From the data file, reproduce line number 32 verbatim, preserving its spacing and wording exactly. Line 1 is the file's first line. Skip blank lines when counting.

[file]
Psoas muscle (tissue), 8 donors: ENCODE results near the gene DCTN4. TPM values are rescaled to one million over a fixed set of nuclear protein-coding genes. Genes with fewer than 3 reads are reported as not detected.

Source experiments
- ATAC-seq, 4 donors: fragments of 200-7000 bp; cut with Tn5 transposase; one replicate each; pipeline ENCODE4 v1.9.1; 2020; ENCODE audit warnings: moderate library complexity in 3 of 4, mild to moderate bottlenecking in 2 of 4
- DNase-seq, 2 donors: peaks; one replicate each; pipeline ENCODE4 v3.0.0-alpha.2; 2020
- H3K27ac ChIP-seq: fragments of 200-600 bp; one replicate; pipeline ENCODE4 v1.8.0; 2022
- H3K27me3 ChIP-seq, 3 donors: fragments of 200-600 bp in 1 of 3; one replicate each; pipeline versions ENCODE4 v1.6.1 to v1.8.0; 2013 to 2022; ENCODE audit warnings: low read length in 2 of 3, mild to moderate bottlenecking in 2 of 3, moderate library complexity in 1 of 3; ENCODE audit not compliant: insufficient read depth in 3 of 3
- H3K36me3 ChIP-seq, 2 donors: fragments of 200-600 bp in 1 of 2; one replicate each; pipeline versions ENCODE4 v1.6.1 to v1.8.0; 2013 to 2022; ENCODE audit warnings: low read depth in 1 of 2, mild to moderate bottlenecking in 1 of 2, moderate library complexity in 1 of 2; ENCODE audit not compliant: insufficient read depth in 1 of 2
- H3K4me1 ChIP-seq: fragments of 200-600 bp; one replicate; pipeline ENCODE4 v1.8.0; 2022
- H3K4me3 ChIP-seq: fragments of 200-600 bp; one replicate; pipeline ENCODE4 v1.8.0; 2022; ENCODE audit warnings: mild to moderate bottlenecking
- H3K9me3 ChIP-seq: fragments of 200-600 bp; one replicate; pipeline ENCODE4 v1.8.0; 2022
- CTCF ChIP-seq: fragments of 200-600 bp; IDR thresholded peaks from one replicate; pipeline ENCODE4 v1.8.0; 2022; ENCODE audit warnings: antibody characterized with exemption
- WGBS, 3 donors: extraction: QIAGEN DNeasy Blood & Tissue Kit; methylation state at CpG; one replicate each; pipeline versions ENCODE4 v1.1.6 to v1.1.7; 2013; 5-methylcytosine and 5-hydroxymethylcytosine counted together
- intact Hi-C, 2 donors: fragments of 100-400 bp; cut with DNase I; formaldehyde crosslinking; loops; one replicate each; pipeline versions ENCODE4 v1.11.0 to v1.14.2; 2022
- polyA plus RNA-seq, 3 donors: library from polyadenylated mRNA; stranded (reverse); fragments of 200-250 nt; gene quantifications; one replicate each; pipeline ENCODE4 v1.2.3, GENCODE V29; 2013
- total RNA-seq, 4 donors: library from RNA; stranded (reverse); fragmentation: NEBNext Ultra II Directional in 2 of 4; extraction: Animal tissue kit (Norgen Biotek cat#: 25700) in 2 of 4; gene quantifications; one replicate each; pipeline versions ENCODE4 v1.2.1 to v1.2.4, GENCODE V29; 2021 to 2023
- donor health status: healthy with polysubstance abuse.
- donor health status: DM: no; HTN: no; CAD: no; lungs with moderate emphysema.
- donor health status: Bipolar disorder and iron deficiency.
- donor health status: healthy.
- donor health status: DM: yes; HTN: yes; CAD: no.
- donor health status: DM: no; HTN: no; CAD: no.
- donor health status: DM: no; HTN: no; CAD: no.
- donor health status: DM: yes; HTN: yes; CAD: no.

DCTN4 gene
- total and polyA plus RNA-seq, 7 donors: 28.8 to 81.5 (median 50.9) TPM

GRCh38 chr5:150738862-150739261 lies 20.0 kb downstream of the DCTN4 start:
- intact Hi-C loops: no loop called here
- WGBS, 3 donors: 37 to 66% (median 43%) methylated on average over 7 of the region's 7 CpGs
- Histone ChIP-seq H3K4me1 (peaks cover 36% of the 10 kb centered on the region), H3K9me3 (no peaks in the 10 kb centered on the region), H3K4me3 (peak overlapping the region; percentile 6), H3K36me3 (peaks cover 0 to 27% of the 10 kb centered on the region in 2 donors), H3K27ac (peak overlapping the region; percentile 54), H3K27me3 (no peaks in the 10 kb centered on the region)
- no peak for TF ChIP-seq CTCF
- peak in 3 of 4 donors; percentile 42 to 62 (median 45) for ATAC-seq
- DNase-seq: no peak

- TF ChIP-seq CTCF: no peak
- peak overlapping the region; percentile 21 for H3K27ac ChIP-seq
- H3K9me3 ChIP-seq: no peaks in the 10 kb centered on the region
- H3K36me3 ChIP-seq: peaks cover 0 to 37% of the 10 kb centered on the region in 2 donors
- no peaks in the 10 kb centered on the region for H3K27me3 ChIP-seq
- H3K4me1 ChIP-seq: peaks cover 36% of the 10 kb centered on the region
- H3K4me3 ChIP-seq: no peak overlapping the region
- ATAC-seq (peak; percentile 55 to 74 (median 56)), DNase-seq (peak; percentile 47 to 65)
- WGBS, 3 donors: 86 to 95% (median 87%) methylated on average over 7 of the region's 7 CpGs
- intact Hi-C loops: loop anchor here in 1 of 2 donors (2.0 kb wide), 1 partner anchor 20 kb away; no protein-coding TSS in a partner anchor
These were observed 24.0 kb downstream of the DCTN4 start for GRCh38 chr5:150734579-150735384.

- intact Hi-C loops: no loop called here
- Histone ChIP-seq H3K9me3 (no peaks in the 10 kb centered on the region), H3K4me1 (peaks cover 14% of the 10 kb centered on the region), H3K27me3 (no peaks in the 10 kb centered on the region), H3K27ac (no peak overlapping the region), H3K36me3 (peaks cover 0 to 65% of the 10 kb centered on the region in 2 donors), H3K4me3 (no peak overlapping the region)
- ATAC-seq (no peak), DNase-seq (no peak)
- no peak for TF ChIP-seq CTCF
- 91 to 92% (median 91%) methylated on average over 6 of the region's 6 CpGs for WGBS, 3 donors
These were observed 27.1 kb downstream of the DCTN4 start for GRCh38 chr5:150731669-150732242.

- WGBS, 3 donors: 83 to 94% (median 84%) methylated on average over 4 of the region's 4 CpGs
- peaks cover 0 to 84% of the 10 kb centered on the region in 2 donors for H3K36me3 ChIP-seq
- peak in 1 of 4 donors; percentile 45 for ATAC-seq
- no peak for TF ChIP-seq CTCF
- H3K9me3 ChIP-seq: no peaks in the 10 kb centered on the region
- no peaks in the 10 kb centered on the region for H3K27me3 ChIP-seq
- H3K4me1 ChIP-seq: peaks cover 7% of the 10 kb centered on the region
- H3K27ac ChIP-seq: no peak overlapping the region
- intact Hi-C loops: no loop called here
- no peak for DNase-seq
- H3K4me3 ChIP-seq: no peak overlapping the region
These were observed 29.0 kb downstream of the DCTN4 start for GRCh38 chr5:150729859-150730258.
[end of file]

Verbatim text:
- DNase-seq: no peak